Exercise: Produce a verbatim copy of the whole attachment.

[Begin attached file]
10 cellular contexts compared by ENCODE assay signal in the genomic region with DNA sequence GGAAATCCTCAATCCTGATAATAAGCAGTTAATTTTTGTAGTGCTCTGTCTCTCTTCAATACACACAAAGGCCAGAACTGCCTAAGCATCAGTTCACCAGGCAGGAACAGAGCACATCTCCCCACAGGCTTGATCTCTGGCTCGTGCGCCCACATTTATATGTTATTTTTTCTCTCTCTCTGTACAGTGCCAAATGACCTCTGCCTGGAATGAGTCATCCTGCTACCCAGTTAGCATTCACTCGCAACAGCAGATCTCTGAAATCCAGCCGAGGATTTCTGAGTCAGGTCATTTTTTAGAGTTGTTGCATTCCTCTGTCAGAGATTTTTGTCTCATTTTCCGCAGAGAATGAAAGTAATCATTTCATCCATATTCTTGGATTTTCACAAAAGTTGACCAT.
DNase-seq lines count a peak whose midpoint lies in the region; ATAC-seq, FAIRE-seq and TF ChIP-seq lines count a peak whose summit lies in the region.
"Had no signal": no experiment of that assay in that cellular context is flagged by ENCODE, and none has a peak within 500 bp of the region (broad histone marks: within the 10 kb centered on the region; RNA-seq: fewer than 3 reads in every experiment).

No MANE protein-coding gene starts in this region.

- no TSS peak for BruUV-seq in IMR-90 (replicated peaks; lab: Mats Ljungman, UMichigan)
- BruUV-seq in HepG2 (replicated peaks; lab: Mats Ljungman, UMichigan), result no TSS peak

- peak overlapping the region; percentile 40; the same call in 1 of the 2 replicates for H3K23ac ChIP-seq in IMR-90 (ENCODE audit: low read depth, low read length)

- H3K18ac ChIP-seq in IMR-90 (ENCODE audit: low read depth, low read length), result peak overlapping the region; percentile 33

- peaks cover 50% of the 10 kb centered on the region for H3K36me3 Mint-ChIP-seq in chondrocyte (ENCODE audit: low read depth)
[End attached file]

10 cellular contexts compared by ENCODE assay signal in the genomic region with DNA sequence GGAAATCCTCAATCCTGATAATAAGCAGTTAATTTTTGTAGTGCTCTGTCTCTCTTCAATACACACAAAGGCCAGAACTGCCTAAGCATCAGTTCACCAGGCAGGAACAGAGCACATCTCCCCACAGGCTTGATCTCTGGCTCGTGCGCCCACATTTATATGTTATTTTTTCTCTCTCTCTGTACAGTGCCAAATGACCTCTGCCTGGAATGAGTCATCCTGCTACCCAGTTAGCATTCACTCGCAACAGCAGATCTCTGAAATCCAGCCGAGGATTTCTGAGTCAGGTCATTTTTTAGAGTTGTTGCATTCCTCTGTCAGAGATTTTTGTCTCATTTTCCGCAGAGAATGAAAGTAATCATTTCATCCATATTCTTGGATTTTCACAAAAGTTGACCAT.
DNase-seq lines count a peak whose midpoint lies in the region; ATAC-seq, FAIRE-seq and TF ChIP-seq lines count a peak whose summit lies in the region.
"Had no signal": no experiment of that assay in that cellular context is flagged by ENCODE, and none has a peak within 500 bp of the region (broad histone marks: within the 10 kb centered on the region; RNA-seq: fewer than 3 reads in every experiment).

No MANE protein-coding gene starts in this region.

- no TSS peak for BruUV-seq in IMR-90 (replicated peaks; lab: Mats Ljungman, UMichigan)
- BruUV-seq in HepG2 (replicated peaks; lab: Mats Ljungman, UMichigan), result no TSS peak

- peak overlapping the region; percentile 40; the same call in 1 of the 2 replicates for H3K23ac ChIP-seq in IMR-90 (ENCODE audit: low read depth, low read length)

- H3K18ac ChIP-seq in IMR-90 (ENCODE audit: low read depth, low read length), result peak overlapping the region; percentile 33

- peaks cover 50% of the 10 kb centered on the region for H3K36me3 Mint-ChIP-seq in chondrocyte (ENCODE audit: low read depth)